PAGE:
/*QUESTION - would I be better off here taking an object back and adding it here, instead of passing my lists and letting
		 *the other object add to it? For example:
		 *
		 *trees.add(player.plantTree());
		 * 
		 *That's the only other way I can think to do it. Perhaps it makes more sense, too - I've just never really thought
		 *of doing it that way until I made this topic.
		*/
	}
	
	public void keyReleased(KeyEvent e){
		
	}
	
	public void keyTyped(KeyEvent e){
		
	}
	
	public void paintComponent(Graphics g){
		Graphics2D g2 = (Graphics2D)g;
		
		super.paintComponent(g2);		
		
		Font font = new Font("Times New Roman", Font.PLAIN, 10);
		
		//draw all the trees
		for(Tree t : trees){
			g2.setColor(t.getColor());
			g2.draw(t.getShape());
		}
		
		//draw all the zombies
		for(Zombie zombie : zombies){
			g2.setColor(zombie.getColor());
			g2.draw(zombie.getShape());
		}
		
		//draw all the zombie bait
		for(ZombieBait zombieBait : zombieBaits){
			g2.setColor(zombieBait.getColor());
			g2.draw(zombieBait.getShape());
		}
		
		//draw the player
		g2.setColor(player.getColor());
		g2.draw(player.getShape());
		g2.setFont(font);
		g2.drawString(player.getName(), player.getLocX() - 15, player.getLocY() - 5);
		
	}
}




Zombie Class
import java.util.*;
import javax.swing.*;
import java.awt.*;
import java.awt.geom.*;

public class Zombie{

	private Color zombieColor = Color.GRAY; //defines color of zombie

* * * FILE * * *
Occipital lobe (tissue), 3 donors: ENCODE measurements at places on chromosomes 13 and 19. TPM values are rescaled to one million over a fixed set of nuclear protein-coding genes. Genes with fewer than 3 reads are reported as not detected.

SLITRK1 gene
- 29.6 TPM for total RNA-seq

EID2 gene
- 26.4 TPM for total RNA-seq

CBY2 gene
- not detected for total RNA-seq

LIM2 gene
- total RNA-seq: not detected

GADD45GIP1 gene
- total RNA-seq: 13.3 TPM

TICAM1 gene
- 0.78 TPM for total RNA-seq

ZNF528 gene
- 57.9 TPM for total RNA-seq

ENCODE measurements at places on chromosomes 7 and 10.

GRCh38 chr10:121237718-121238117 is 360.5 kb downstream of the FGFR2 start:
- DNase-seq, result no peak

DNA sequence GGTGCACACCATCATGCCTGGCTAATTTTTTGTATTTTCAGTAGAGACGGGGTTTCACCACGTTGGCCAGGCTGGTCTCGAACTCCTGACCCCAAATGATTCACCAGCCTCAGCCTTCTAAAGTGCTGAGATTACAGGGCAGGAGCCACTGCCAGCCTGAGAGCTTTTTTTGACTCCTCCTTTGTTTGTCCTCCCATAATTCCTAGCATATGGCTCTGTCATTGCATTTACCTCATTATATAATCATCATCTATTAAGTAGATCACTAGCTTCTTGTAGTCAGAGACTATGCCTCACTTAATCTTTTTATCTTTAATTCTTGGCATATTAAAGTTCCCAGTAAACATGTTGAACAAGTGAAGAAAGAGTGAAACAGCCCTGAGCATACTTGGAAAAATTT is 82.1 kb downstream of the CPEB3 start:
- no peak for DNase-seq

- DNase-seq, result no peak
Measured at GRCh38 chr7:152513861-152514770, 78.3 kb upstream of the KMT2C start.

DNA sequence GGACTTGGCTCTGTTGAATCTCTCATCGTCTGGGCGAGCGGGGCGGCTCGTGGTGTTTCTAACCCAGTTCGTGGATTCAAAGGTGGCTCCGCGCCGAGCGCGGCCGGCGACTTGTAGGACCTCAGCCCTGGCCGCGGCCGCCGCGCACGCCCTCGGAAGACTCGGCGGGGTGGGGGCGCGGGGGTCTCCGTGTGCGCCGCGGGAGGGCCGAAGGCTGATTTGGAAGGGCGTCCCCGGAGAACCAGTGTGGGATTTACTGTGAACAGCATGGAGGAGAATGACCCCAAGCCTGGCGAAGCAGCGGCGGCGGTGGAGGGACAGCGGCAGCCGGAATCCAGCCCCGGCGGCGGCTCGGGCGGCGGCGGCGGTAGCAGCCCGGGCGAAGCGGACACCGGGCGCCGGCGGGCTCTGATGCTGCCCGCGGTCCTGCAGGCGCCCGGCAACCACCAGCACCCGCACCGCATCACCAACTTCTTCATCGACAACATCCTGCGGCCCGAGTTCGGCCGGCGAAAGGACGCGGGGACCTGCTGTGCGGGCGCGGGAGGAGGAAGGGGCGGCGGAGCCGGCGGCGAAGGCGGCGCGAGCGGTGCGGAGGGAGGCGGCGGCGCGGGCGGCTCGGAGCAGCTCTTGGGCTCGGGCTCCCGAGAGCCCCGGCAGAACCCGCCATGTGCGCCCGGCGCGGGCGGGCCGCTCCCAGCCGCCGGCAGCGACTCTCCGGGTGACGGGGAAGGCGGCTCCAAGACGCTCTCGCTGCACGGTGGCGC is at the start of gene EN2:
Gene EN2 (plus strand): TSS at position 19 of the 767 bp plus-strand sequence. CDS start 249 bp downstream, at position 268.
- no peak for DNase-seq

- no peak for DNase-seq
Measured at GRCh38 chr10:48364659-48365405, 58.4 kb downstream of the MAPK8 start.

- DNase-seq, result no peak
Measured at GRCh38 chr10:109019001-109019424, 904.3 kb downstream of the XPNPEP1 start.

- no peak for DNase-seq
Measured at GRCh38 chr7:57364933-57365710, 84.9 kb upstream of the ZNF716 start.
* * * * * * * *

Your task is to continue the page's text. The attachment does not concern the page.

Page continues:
private int locX; //defines X location of Zombie
	private int locY; //defines Y location of Zombie
	
		
	public Zombie(int locX, int locY){
		this.locX = locX;
		this.locY = locY;
	}
	
	public Color getColor(){
		return zombieColor;
	}
	
	public int getlocX(){
		return locX;
	}
	
	public int getlocY(){
		return locY;
	}
	
	//chases zombie bait
	public void chaseZombieBait(ZombieBait zombieBait, ArrayList<ZombieBait> zombieBaits){
		
		if(zombieBait.getLocX() > locX){
			locX++;
		}
		else if(zombieBait.getLocX() < locX){
			locX--;
		}
		
		if(zombieBait.getLocY() > locY){
			locY++;
		}
		else if(zombieBait.getLocY() < locY){
			locY--;
		}
		
		//remove the bait from the ArrayList passed to it, once it touches it.
		if(zombieBait.getLocX() == locX && zombieBait.getLocY() == locY){
			System.out.println("Bait Eaten");
			zombieBaits.remove(zombieBait);
		}
	}
			
	//chases the player
	public void chasePlayer(Player player){
		
			if(player.getLocX() > locX){
				locX++;
			}
			else if(player.getLocX() < locX){
				locX--;
			}
			
			if(player.getLocY() > locY){
				locY++;
			}
			else if(player.getLocY() < locY){
				locY--;
			}
			
			//displays a message once a zombie 'catches' a player
			if(player.getLocX() == locX && player.getLocY() == locY){
				System.out.println("Player Caught");
			}
					
	}
	
	//returns the zombie shape
	public Shape getShape(){
		Shape line = new Line2D.Double(locX, locY, locX, locY);
		return line;
	}
	
}




Player Class:
import java.awt.*;
import java.awt.geom.*;
import java.util.*;

public class Player {
	
	private String name;
	private int locX;
	private int locY;
	Color color = Color.RED;
	
	private boolean movingNorth = false;
	private boolean movingSouth = false;
	private boolean movingEast = false;
	private boolean movingWest = false;
	
	public Player(String name, int locX, int locY){
		this.name = name;
		this.locX = locX;
		this.locY = locY;